L1TF – SGX (CVE-2018-3615)

This does not affect VMware products.

Just enough Windows

I’ve not been a true “Windows user” on a daily basis since the glorious afternoon my first MacBook Pro arrived in 2011. That didn’t exactly mean I quit using Windows on that day, but over time I’ve continued to slim down my actual needs of the Windows desktop operating system to the point where now I keep a Windows VM around for “just enough” of the things I need from it.

Windows 10 is a huge advancement over Windows 7, which is where I left off as a PC user and over these last six years Microsoft has learned a lot from Windows 8.x being such a mess. But Windows 10 is an OS intended for use on everything from 4” smartphones to watercooled gaming rigs with multiple 27” 4K displays.

In this guide I’ve focused on simple methods of stripping out a lot of the things that don’t apply to virtual machine usage, and some of the cruft that is really only useful for someone running it on a daily driver. Typically I can reduce the idle memory and disk footprint by about 25% without loss in necessary functionality.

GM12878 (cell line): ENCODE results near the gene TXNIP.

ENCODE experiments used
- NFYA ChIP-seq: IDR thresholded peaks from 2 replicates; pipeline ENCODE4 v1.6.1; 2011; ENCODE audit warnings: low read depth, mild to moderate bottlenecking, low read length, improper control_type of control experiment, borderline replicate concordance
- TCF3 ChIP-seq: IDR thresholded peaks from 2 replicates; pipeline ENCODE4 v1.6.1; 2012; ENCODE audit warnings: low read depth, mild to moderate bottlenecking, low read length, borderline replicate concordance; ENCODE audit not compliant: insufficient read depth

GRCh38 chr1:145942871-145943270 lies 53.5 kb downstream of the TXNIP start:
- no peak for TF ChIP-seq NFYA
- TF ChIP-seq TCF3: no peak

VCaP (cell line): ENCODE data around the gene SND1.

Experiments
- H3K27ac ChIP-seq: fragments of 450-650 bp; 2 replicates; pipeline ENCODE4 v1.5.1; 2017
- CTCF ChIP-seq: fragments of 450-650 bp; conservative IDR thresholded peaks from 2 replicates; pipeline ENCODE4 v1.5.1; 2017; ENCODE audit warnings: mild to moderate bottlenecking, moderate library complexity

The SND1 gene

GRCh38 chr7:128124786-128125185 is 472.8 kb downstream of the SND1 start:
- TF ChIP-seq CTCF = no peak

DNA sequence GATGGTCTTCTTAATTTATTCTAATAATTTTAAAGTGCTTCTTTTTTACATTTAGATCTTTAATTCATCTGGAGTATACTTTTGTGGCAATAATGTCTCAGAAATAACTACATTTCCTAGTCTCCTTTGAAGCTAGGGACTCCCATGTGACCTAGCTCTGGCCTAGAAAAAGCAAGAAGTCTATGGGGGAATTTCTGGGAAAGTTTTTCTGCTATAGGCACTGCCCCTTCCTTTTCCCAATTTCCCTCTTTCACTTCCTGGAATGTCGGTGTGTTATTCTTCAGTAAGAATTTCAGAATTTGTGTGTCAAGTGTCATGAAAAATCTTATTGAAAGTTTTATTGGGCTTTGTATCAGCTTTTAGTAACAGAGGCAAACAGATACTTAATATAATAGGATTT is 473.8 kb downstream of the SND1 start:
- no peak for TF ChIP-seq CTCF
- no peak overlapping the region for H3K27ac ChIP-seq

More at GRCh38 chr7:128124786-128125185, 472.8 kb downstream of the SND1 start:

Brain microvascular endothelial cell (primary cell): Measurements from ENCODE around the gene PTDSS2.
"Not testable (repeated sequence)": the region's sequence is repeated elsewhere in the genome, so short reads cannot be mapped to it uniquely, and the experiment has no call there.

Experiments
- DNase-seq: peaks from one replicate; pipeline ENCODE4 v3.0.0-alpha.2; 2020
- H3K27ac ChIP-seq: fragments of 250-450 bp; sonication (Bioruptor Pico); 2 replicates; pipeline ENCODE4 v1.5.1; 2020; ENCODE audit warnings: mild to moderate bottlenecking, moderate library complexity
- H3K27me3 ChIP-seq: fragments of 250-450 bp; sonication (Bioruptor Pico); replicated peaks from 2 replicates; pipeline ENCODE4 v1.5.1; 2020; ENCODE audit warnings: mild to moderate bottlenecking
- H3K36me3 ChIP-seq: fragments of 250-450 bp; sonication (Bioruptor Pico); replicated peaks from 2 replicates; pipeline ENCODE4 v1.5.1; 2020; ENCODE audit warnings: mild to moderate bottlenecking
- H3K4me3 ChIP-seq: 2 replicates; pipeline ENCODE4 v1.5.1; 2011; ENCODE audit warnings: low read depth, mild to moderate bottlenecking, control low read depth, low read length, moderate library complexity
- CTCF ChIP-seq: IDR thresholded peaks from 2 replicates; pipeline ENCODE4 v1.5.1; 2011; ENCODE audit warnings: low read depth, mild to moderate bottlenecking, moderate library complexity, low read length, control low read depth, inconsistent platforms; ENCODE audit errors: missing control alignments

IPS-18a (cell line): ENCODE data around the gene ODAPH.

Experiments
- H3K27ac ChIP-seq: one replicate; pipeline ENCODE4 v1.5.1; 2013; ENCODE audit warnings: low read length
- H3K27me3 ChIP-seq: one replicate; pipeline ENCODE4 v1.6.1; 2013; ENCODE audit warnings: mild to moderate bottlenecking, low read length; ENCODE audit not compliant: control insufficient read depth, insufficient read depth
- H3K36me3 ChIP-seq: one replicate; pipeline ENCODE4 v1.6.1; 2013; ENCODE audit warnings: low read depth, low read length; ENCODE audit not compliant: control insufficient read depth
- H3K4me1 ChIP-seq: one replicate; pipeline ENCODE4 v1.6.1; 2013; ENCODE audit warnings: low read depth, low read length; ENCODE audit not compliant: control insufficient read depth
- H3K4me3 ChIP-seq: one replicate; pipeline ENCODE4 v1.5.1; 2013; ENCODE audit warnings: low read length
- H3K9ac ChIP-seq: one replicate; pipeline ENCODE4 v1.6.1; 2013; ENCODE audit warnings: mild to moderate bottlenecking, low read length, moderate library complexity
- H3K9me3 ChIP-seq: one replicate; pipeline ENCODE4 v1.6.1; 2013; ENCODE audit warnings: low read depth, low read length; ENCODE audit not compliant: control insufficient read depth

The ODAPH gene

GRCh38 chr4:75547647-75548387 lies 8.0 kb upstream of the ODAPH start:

These instructions are not all specific to VMware Fusion, but some are. This also isn’t designed to be the “ultimate guide” in Windows 10 performance, space savings, or anything else. It’s a quick and clean way to do most of those things but not all encompassing. I think it’s easy for some of those types of optimization guides to focus on getting Windows to the point where it’s so lacking it’s almost unusable or starts breaking core functions.

This is a “light” optimization for my usage. It could it yours as well, if you have similar needs like running a small collection of utility type applications, such as a couple of EMC product deployment tools, or the old VMware client.

Continue reading Just enough Windows

Migrate to VCSA

Last night I did my first customer migration from a Windows based vCenter to the VMware vCenter Server Appliance (VCSA) using the new 6.0 U2M utility.

The customer was previously running vCenter 5.1 GA on a Windows Server 2008 R2 based physical HP host. In order to migrate to the VCSA, we first had to do two in place upgrades of vCenter from 5.1 GA to 5.1 U3, then again from 5.1 U3 to 5.5 U3d. After that, onto the VCSA migration.